I'm sitting outside at 8pm, there are sparrows chirping merrily in the background as they feast in the grove of trees behind me, and I can smell the water evaporating off the hot ground. The sun's just setting, and the whispy clouds are deepening from a coral to a vibrant sunset hue. It's a fairly far cry from last week, where we were cooking up a curry, downing a fair bit of wine and getting ready to hit the town!
I'm about 60kms out of Beunos Aires now, at an Eco Yoga Park – a loose community of permanent Hare Krishnas, volunteers, day visitors and other travellers. After 1 week in the big, busy and boisterous Buenos Aires, I've retired out to country life, and after a morning of gardening, afternoon of napping and yoga, have to say I'm happier here! But before I get more words in about where I currently am, I'd better recount my last week in BA.
|Looking towards Palermo Soho at sunset|
|mmm....meat on the Parilla!|
That's a bit of a mish mash – but there's just 2 more things....
Grilling up a storm on our Parilla: Not knowing how the deal with booking the parilla area worked, Sara and I wandered down with a splayed out chicken and marinated vegetables (yes I know, not very argentinean but we had consumed a copious amount of beef the previous night, and Sara is vegetarian as well.) and a half drunk bottle of wine. We politely crashed a father/son boys night out – how awesome is this – every Thursday the friends of the son and friends of the father gather together to eat and drink), shared their grill and um, sort of ended up partaking in a little of their rather large cuts of beef and wine.
Seeing boys in action at a club in Palermo: For the early part of the night (we arrived about 12.30am and it was pretty empty), people just stood around talking, and not drinking. We finally worked out that it must be pretty expensive comparatively – after a rather hefty cover charge and an expensive drinks list, it was pricey even by our standards, so therefore people were happy just to stand around and eye each other off. By about 4am it was all on, and the dancers came out. And yes this was a gay club, and yes we were pretty much the only 2 girls there, but it was fun nonetheless!
So to sum up? It's an interesting place – definitely the rich are rich, and there are many expensive place to attest to that, and yet there's still a huge proportion of the population that is surviving at a very different level. My take? As a city, I can see how it's pretty awesome. Only thing is that I really don't want to be in a city at the moment and having just come from London and Europe, it's not really for me. Perhaps after 8 months of remote towns and hostels, it'll be a different story, but for now I'm happy to be listening to the cicadas competing with some chanting in the park.
Next entry will be more on that – I plan to stay here for a week or so and work out my route through Patagonia for the summer months. Till then!
Friday, November 26, 2010
So today I find myself exploring terminals E, C and a bit of D at Houston airport. I can safely say this is not a place that I'd recommend to others to layover in, but the highlight has definitely been finding free WiFi by squatting outside the 'Presidents Club' lounge, and having a rather nice glass of Pinot Noir from Gary Farrell – Russian River Valley, CA at one of the bars has eased the 9 hr burden somewhat. This morning I left a very snowy and frosty Whitefish, Montana at negative temps to transit through Salt Lake City (can I say how beautiful those mountains are around SLC?) to end up in a muggy 30deg in Houston.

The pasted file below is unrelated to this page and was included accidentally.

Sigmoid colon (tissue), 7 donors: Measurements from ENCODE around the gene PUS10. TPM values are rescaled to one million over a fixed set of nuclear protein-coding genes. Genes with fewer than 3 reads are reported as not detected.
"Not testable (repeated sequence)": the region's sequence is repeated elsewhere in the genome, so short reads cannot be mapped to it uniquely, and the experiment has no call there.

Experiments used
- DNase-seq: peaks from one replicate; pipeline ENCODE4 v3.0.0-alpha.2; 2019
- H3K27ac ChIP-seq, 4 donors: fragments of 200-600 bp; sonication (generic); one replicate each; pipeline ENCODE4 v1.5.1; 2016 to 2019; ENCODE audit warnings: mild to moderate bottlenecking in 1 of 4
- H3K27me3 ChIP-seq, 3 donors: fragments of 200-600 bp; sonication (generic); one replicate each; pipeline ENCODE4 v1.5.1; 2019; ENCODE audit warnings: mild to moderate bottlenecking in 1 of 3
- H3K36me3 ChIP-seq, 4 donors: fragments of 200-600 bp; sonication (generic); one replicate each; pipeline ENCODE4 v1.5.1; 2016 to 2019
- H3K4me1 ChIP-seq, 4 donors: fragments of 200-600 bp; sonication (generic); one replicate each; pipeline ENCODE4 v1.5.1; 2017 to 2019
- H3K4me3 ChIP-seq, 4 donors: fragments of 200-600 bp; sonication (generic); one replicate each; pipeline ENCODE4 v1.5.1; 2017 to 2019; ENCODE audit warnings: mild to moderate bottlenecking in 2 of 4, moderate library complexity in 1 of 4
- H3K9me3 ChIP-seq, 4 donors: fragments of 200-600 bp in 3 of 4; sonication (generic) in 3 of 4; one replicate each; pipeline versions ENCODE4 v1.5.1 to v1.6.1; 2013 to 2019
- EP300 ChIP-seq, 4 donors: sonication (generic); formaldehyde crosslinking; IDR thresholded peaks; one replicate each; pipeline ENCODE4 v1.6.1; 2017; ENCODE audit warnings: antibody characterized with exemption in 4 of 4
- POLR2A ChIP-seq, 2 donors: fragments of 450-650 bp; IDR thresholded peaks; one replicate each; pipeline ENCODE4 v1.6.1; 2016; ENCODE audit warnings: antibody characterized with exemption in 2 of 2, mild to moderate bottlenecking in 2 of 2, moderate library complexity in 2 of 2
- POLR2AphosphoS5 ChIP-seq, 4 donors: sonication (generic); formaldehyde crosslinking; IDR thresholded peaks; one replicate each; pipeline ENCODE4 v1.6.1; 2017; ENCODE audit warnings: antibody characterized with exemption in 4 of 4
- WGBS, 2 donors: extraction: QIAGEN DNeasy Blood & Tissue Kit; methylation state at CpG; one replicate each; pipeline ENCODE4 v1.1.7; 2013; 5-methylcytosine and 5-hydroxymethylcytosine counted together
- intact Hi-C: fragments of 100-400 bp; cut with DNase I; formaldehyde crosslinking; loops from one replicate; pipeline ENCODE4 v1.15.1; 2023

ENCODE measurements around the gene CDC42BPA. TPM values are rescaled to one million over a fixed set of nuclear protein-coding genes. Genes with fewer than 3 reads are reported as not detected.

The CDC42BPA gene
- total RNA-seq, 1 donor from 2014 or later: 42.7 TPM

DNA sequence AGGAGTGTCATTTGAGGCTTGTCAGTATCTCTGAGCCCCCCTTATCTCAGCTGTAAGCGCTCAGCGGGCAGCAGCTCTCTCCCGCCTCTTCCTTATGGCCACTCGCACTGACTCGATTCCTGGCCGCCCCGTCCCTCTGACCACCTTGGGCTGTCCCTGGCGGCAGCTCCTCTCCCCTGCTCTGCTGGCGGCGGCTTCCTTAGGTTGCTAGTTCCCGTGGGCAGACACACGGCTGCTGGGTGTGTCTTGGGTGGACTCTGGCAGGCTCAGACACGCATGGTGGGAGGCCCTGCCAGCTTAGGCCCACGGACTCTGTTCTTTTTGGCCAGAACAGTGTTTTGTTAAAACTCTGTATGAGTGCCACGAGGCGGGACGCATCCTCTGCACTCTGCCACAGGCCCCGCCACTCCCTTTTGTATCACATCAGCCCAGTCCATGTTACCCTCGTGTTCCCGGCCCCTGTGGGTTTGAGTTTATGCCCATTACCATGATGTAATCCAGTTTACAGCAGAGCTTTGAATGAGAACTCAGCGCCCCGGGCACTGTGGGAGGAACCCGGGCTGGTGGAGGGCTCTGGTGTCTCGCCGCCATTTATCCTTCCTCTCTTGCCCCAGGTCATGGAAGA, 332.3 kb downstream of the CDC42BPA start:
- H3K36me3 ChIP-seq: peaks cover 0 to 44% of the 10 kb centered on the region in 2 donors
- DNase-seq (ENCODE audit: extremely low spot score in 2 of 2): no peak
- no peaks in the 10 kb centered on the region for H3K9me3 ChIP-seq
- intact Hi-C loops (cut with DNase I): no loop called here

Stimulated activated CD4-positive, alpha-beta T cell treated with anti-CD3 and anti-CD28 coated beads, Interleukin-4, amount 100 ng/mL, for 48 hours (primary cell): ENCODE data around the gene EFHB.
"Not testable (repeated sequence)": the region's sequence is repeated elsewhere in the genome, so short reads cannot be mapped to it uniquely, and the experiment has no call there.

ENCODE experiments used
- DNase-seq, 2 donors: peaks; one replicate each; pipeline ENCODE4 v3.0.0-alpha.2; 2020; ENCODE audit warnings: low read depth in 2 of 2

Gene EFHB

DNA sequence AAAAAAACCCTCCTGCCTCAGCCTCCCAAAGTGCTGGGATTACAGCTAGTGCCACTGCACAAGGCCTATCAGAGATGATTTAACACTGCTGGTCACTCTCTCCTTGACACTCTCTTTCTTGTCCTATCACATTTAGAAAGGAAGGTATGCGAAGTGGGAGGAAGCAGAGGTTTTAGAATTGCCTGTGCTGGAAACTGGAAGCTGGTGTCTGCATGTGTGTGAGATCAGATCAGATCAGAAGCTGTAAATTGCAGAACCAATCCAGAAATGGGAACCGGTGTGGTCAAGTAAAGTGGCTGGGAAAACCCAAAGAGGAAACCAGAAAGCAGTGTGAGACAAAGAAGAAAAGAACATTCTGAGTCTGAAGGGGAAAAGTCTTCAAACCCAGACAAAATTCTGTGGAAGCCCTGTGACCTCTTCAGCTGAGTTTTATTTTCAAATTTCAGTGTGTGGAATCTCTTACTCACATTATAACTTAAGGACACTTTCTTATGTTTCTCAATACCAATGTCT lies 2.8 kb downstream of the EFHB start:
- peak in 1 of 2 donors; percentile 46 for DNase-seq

Today effectively marks the proper start of the 'big journey' – up till now I've been cheating slightly by staying with my awesome friend John in Montana, where there's crunchy snow, big pick up trucks, lots of beer, soya milk in all the coffee shops, people who stop to let you cross the main intersection and stunning scenery and lots of very polite and enthusiastic people! It's been a lovely time - a taste of taking life at a more luxuriously slower pace and relishing the moment.
|The sun rising at 9am over Whitefish, Montana|
Whitefish is quite a small town in Montana – at the foothills of Glacier National Park and down the road from a ski resort – Big Mountain. It's is beautiful, even when it's -15degrees Celsius, the pipes have frozen at the house leaving all of zilch water and the rumbling of the Amtrak (hear the carriages bumping together) trains keep you company at night. Having seen some photos of the national park in summer, it is a place I would love to return to. The people you meet there have all chosen to be there – for various reasons but mostly because of it's location near the park. So it's nice to come across people who are there because they choose to be, not because they've never wanted to see elsewhere.
|Fish Lake - Glacier National Park - check out more of the pics|
So... to sum up the last week? Goodness, well for starters, I've lost track of time already. Slightly worrying how easily I managed to do that... But – highlights were definitely relaxing in natural hot springs, hiking up through a winter park wonderland to the eerie Fish Lake, eating copious amounts of cookies and drinking Montana coffee traders coffee, tippling the local beer, being introduced to crepe eggs, spending ALL day in the armchair watching movies and delighting in the uber crunchy/compacting snow and having icicles form when breathing in. Suffice to say I think it's the coldest place I've ever been, but the people and memories some of the warmest (yes corny I know but totally true).
|This is what happens when you get stuck at the Packers Roost - a delightful dive where even the barmaid gets topless in winter... (not that I saw)|
The next stop – Buenos Aires. I'm catching up with a high school friend – Sara – who I'm very excited to be seeing and hitting town together. So everyone.. watch out! I've heard great things about BA from everyone I've spoken to, and am looking forward to painting the town just well all sorts of bright colours! (oh and yes, practising the non-existent Spanish I have with whomever will listen to me:) Just bring it on I say... bring it on! Oh... and happy thanksgiving everyone:)